President Obama announced Tuesday the U.S. will accept 110,000 refugees from around the world in the coming year, a nearly 60% increase in the number of refugees that were welcomed over the past year.
Obama called the global refugee crisis a "test of our common humanity" during an an address at a summit on refugees during the United Nations General Assembly meeting in New York. He urged all leaders to do more to take in those who are being driven out of their homes in droves as a result of conflict in Syria and other Middle Eastern and Northern African nations. World leaders will accept 360,000 refugees from war-torn areas over the course of 2017, with Germany and Canada among the countries accepting the most. The U.S. will begin to accept the 110,000 new refugees in fiscal year 2017, which starts on Oct. 1.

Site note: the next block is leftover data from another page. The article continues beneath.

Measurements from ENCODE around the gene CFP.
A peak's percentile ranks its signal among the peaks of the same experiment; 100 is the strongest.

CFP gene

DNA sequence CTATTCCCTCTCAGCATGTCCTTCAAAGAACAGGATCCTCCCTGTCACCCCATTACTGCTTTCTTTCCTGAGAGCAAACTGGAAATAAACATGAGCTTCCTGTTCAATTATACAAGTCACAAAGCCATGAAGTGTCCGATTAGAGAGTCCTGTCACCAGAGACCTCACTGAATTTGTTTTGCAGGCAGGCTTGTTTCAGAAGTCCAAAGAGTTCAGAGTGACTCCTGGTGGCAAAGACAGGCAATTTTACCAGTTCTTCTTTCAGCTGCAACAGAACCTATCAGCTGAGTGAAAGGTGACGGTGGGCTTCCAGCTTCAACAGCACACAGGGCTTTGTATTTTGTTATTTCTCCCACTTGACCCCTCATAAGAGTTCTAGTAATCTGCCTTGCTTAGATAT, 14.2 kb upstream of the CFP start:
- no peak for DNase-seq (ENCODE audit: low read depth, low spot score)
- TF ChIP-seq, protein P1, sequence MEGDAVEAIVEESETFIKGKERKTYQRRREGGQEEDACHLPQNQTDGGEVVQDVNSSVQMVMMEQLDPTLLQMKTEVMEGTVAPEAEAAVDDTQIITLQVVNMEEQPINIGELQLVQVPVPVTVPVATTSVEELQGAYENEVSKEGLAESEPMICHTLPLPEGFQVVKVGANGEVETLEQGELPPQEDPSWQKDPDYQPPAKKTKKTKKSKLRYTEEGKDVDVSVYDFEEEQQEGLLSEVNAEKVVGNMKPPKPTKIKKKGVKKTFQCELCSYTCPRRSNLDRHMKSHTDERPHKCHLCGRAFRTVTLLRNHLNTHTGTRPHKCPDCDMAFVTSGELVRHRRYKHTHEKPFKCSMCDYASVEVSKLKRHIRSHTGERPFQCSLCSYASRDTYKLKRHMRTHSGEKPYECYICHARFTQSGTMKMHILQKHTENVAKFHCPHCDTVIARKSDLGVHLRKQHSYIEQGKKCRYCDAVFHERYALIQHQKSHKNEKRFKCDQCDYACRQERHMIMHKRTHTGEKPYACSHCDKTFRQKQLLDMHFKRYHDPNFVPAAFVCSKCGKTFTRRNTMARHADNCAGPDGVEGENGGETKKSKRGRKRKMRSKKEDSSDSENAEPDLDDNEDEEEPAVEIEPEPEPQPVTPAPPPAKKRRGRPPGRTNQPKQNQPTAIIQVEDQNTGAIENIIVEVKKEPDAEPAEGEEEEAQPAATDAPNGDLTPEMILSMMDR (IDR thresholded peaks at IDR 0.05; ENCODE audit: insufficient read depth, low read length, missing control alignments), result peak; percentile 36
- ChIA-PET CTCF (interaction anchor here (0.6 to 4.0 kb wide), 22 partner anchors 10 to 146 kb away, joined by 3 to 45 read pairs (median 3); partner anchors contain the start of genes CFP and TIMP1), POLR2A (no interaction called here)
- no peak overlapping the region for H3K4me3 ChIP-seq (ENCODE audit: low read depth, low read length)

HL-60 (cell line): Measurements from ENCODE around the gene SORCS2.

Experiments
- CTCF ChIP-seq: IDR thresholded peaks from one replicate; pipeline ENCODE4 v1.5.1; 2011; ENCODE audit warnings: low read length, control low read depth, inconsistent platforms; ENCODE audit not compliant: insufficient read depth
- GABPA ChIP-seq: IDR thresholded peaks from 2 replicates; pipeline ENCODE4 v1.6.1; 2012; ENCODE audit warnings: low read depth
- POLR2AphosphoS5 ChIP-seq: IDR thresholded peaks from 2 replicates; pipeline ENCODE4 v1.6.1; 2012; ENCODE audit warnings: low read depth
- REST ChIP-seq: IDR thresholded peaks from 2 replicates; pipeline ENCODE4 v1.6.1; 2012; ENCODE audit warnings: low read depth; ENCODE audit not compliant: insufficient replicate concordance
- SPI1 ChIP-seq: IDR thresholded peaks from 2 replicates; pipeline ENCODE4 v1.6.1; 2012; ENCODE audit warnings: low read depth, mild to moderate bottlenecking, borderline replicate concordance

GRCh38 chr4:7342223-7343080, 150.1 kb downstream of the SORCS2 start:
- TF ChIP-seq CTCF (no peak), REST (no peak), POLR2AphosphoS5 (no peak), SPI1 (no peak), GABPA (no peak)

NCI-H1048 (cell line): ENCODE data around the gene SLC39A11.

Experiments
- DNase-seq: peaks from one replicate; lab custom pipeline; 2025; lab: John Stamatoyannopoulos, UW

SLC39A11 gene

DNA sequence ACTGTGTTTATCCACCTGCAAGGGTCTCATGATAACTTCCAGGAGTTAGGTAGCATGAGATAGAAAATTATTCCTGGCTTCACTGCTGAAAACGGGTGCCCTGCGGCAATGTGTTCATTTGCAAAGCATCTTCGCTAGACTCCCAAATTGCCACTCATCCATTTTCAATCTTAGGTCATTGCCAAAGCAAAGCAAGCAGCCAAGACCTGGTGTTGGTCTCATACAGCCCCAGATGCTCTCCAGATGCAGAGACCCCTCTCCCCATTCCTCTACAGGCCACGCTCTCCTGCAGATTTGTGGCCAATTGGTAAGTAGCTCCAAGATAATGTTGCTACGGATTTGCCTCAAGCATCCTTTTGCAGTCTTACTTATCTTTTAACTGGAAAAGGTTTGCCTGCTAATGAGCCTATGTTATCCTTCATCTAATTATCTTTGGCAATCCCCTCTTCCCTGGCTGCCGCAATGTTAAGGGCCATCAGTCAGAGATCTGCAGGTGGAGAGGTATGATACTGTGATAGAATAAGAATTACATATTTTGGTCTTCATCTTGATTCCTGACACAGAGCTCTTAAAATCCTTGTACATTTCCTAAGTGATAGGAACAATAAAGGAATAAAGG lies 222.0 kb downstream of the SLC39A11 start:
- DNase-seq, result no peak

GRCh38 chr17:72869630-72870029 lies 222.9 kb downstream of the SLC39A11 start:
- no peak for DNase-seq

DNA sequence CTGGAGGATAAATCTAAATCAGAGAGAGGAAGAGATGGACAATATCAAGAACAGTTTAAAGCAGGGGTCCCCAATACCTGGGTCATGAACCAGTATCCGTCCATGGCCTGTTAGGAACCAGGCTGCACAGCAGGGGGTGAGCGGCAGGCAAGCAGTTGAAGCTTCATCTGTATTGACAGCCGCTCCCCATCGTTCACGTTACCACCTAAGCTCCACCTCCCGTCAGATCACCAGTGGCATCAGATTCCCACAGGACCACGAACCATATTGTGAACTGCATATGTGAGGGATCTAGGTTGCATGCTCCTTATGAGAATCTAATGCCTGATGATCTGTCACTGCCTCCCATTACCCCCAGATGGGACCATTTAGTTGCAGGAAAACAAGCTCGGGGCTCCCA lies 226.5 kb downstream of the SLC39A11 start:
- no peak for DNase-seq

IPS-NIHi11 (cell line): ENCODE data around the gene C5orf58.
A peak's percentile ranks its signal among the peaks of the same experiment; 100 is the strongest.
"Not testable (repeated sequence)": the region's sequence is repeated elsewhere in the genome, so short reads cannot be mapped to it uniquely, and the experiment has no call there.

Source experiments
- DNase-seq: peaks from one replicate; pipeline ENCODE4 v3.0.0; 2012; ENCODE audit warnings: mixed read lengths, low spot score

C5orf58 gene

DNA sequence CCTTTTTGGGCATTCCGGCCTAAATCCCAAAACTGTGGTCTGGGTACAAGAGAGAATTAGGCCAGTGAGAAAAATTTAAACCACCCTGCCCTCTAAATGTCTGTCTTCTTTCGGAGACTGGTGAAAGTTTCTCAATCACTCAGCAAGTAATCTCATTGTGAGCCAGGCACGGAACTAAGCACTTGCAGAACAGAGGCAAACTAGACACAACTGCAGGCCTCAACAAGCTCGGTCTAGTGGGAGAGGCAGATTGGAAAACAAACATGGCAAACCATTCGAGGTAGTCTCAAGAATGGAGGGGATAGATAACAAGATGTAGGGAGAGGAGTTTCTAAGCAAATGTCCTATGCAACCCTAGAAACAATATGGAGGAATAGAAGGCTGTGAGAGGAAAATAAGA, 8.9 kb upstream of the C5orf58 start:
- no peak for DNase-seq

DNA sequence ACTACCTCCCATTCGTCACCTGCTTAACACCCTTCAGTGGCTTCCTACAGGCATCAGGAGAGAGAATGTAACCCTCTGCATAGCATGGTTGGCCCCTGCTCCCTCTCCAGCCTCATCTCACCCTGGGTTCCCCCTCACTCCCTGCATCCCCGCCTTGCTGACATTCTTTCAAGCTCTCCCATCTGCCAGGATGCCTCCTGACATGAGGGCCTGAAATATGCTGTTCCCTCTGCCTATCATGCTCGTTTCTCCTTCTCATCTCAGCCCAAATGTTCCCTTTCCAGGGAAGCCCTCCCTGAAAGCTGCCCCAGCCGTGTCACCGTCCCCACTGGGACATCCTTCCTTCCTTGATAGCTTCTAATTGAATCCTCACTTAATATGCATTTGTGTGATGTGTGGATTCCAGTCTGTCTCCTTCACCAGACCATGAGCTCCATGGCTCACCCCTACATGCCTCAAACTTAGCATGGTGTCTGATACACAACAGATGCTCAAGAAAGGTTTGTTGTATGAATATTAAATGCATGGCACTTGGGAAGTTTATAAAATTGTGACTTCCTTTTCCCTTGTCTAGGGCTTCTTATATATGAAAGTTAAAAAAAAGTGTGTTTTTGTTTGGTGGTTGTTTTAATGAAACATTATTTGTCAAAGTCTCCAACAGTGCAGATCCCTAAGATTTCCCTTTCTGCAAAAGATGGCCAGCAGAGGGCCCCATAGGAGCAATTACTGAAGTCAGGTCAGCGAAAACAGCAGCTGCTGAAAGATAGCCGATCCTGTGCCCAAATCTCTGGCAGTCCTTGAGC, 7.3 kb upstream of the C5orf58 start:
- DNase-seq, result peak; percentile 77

The president and the Democratic nominee Hillary Clinton have faced scrutiny from Republican presidential candidate Donald Trump for their refugee policies. While Obama insists refugees are more heavily vetted than the average tourist, Trump has called refugees, particularly those from Syria, the great "Trojan Horse" of our time. Instead of welcoming them, Trump has proposed banning Muslims and people from countries where terrorism is an issue from entering the country. The candidate's son tweeted a provocative image comparing Syrian refugees to poisoned candy. "If I had a bowl of Skittles and I told you just three would kill you. Would you take a handful?" the image read. "That's our Syrian refugee problem."
At the U.N., Obama made the Syrian refugee crisis out to be a family issue. “Refugees, most of them women and children, are often fleeing war and terrorism. They’re victims," he said.